The National Republican Congressional Committee sent out a press release yesterday which cited an MIT study that said U.S. Cap-and-Trade Proposals would lead to an increase of more than $3,000 a year in taxes.
That’s a complete lie says Politifact, a “nonpartisan watchdog group”:
According to PolitiFact, the NRCC used an MIT report analysing a similar cap-and-trade bill last year. The MIT report said the bill, under certain assumptions, could raise $366 billion per year. The NRCC divided this by 117 million households in the U.S. to get to $3,128 But, according to John Reilly, an MIT economist and one of the authors of the report, the interpretation that what is raised under a cap policy can be equated to cost per household is “just wrong. It’s wrong in so many ways it’s hard to begin…”
And, courtesy of Think Progress, here is a letter [pdf] Reilly just sent to House Republican Minority Leader John Boehner urging the NRCC to stop misrepresenting the MIT report.
Of course, Republicans desperately want to paint this issue as a tax to the American public and distort reality. It’s a political game and one they think they can win. The fact is Obama wants to pass along the revenue from cap and trade to consumers as a tax cut. He also wants to use it to fund other programs.
In the current early version of the cap and trade legislation, though, it is still not clear where the revenue would go. It simply says, “To be supplied.”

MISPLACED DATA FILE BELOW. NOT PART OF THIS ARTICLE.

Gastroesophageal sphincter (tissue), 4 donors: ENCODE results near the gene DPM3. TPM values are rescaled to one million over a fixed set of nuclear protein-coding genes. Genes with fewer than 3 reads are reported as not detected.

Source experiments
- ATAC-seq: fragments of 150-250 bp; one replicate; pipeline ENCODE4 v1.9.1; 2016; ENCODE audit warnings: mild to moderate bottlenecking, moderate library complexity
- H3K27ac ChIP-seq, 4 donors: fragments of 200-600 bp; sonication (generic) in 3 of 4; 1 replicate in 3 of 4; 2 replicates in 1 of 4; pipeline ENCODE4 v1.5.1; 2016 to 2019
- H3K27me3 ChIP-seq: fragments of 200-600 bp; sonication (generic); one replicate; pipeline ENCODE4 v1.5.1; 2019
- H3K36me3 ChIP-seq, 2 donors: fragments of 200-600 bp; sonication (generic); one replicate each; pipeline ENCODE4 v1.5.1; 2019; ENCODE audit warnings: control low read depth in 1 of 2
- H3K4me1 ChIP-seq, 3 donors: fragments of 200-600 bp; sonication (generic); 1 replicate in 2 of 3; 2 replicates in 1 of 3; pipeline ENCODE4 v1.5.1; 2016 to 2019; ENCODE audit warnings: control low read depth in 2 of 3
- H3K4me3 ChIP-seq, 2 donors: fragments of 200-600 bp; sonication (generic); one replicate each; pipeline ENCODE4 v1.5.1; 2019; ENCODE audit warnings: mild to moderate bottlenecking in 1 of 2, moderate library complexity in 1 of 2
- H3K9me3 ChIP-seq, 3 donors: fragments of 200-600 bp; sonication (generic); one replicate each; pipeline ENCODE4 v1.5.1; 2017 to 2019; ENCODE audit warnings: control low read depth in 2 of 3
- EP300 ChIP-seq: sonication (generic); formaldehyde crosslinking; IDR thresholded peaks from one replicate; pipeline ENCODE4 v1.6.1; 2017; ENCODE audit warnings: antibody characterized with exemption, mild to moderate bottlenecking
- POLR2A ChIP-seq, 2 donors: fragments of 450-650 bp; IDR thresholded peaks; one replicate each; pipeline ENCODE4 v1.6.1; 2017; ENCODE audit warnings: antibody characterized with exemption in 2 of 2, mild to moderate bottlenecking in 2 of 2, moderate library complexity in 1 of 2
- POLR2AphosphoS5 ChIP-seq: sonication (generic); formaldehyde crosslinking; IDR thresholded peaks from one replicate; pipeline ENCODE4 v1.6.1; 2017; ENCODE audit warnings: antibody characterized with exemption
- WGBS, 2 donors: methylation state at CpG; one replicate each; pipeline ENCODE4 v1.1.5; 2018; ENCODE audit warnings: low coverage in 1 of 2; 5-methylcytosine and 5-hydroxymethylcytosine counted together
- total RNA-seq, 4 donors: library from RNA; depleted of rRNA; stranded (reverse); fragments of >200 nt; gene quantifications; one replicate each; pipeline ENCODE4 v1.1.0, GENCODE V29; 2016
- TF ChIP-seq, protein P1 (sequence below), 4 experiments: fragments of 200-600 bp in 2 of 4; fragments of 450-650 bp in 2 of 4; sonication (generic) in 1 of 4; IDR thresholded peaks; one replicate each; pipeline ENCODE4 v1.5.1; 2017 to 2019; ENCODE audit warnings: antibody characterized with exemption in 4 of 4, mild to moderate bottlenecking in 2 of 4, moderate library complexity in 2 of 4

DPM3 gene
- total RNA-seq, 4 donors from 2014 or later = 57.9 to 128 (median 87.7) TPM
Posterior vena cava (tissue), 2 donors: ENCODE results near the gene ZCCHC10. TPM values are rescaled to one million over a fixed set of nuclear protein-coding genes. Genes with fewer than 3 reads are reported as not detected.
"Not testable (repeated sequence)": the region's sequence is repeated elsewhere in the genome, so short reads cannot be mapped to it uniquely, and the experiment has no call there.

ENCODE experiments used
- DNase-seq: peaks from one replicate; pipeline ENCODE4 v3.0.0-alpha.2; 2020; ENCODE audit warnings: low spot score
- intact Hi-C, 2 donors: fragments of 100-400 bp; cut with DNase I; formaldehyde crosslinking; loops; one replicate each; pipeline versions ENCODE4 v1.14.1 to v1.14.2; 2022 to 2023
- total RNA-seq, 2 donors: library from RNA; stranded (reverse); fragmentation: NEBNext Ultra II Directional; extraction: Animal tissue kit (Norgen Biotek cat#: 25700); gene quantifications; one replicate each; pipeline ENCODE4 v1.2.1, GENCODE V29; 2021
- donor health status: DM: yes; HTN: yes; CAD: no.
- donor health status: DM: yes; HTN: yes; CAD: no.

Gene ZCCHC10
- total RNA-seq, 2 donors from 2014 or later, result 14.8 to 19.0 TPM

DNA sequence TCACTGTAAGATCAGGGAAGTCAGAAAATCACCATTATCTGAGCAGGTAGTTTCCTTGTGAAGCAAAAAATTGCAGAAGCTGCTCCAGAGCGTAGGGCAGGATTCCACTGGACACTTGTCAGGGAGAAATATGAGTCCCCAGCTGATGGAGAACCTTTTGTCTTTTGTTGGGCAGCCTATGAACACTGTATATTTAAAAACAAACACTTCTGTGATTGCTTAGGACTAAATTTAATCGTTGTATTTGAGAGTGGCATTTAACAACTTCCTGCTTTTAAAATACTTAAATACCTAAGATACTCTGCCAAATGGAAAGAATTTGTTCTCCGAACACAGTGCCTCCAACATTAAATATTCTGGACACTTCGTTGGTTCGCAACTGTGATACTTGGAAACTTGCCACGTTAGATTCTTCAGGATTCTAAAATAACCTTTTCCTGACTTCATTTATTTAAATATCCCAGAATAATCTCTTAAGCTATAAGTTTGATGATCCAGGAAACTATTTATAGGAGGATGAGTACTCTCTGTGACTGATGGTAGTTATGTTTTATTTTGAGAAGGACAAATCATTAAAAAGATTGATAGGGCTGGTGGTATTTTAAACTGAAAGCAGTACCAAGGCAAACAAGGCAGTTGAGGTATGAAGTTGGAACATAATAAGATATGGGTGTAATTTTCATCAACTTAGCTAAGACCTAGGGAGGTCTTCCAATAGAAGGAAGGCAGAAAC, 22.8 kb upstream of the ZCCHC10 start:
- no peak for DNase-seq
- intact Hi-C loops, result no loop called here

UPDATE: This is now being disputed by The Weekly Standard, with Reilly, changing his numbers once again:
During a lengthy email exchange last week with THE WEEKLY STANDARD, MIT professor John Reilly admitted that his original estimate of cap and trade’s cost was inaccurate. The annual cost would be “$800 per household”, he wrote. “I made a boneheaded mistake in an excel spread sheet. I have sent a new letter to Republicans correcting my error (and to others).”
While $800 is significantly more than Reilly’s original estimate of $215 (not to mention more than Obama’s middle-class tax cut), it turns out that Reilly is still low-balling the cost of cap and trade by using some fuzzy logic. In reality, cap and trade could cost the average household more than $3,900 per year.
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